The Prime Minister has not answered on Leeds, he has not answered on Cumbria, and he has not answered on the warning from Professor Mellors.
Like the Prime Minister, last week I met people in York who had been affected by flooding. I met a young couple, Chris and Victoria, whose home had been flooded over Christmas—[Interruption.] It was not very funny for them. This young couple lost many of their possessions, including photos and children’s toys and school work, and they have the foul stench of floodwater in their home, as have many families all over this country. They are asking all of us wholly legitimate questions. Why was the insufficient pump capacity at the Foss barrier—which, again, we were alerted to in 2013 by a Government report—not dealt with or the pumps upgraded? That meant that people in York were flooded and their possessions and homes severely damaged. Those people want answers from all of us, and in particular from the Prime Minister.
I have the greatest sympathy with anyone who has been flooded. We have to do what it takes to get people and communities back on their feet. That is why we have put record sums in more quickly to help communities in Cumbria, in Lancashire and now in Yorkshire. We will continue to do that. Specifically on the question of the Foss pumps, that was about to be tendered for extra investment, and that investment will now go ahead, because the money is there.
I say to the right hon. Gentleman that we are putting in the money and doing so more quickly, and the military got involved more quickly. For that couple who got flooded, we are also doing something that previous Governments have talked about but never achieved, which is to have an insurance scheme—Flood Re—so that every single household can get insured. That has not been done before.
Have lessons been learned? Yes, they have. Are there more lessons to learn? There always are, but frankly we do not need a lecture from Malta from the right hon. Gentleman.
The reality is that flood defence scheme after flood defence scheme has been cancelled, postponed or cut, many more homes have been flooded and too many lessons have been ignored. Why cannot the Prime Minister support our calls for a co-ordinated, cross-party approach to flooding that looks at everything, including upland management, making people’s homes more flood resilient, and more properly funded protection schemes?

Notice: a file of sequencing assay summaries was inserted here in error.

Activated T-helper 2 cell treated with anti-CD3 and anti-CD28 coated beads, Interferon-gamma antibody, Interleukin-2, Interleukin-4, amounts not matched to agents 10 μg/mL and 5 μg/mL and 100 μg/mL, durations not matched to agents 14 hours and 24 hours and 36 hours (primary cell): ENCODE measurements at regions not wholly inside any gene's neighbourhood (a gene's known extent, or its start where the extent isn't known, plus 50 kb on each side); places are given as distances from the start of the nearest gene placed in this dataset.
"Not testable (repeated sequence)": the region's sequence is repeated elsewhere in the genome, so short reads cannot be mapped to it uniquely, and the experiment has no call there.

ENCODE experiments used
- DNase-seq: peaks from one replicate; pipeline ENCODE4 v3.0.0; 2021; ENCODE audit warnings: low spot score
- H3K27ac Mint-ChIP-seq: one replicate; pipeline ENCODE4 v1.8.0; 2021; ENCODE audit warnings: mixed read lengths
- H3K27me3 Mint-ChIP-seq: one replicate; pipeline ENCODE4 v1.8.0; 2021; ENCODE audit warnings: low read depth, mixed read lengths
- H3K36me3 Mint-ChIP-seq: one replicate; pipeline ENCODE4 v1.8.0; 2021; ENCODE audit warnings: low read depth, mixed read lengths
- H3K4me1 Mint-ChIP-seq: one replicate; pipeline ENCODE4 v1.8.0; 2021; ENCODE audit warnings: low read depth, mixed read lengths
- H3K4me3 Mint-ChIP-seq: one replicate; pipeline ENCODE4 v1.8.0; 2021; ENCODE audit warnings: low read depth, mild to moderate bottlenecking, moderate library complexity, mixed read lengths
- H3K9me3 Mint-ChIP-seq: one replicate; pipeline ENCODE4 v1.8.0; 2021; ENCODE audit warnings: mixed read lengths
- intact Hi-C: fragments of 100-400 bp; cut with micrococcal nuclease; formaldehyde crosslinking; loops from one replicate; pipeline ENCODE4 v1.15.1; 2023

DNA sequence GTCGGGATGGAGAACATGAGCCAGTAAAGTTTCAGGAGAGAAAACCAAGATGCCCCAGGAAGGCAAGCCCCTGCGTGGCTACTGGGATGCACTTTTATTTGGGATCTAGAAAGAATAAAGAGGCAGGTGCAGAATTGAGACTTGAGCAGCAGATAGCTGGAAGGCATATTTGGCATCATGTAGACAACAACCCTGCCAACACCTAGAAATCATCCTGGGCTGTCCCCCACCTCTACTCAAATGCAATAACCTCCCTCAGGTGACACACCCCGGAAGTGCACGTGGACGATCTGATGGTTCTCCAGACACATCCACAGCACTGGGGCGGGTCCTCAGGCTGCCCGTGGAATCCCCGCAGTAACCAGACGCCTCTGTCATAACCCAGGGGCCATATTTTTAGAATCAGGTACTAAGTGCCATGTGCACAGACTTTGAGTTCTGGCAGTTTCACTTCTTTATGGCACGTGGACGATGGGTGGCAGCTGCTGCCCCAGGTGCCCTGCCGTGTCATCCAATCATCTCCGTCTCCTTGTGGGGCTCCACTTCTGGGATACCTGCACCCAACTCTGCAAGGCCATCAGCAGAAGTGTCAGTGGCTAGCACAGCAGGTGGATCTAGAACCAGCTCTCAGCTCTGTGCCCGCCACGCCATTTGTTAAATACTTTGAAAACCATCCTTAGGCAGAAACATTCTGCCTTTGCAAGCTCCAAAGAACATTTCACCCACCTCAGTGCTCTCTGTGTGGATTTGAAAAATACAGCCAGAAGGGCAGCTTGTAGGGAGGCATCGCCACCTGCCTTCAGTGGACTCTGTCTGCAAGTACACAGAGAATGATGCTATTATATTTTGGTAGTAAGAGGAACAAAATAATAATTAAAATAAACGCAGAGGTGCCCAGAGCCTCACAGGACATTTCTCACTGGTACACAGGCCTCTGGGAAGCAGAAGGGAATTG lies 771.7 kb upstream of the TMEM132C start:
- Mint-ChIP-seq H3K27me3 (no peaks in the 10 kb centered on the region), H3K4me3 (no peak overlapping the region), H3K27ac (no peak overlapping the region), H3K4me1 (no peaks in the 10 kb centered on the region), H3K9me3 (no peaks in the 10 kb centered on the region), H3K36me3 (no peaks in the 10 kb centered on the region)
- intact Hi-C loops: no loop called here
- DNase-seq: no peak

Does the Prime Minister at least agree that the fire and rescue service, which has done such a great job over the past few weeks in all parts of this country, should now be given a statutory duty to deal with floods, to help us through any crisis that might occur in the future?
I think the best I can say is that when the right hon. Gentleman has worked out how to co-ordinate his own party, perhaps he could come and have a word with me.
On the issue of a statutory duty, everybody knows what they have to do when floods take place. That is why there was such a magnificent response from the emergency services, the fire services and the emergency rescue services. They have our backing to do the vital work. We will go on investing in flood defences. We will increase the money we are spending on flood defences, because we have got a strong economy and a strong country that can back the action that is needed.
Q6. In 2016 we will mark the 400th anniversary of William Shakespeare’s passing away. Does my right hon. Friend agree that our country should unite to commemorate his works? rose— There are special events at the Royal Shakespeare Company; the Shakespeare Birthplace Trust is renovating the site of his home, New Place; and King Edward’s School is opening his original classroom. May I invite my right hon. Friend, the whole House and the world to come and celebrate our greatest bard? 
My apologies for almost interrupting my hon. Friend’s soliloquy—I am very sorry about that. The 400th anniversary of the death of Shakespeare is a very good moment for us to celebrate everything he has given to our language and our culture and, indeed, to the world. It is going to be a fantastic moment for people to visit Britain and come to see Stratford and all the other places that have such a great association with Shakespeare.
I find that Shakespeare provides language for every moment. Let us consider what we are thinking about at the moment. There was a moment when it looked like this reshuffle could go into its twelfth night. It was a revenge reshuffle, so it was going to be as you like it. I think, though, we can conclude that it has turned into something of a comedy of errors—perhaps much ado about nothing. There will be those who worry that love’s Labour’s lost.
Thank you very much for the warm welcome. The health service is devolved, but junior doctors in Scotland are not planning to strike next week. Why does the Prime Minister think the Scottish Government have good relations with junior doctors and his Government do not?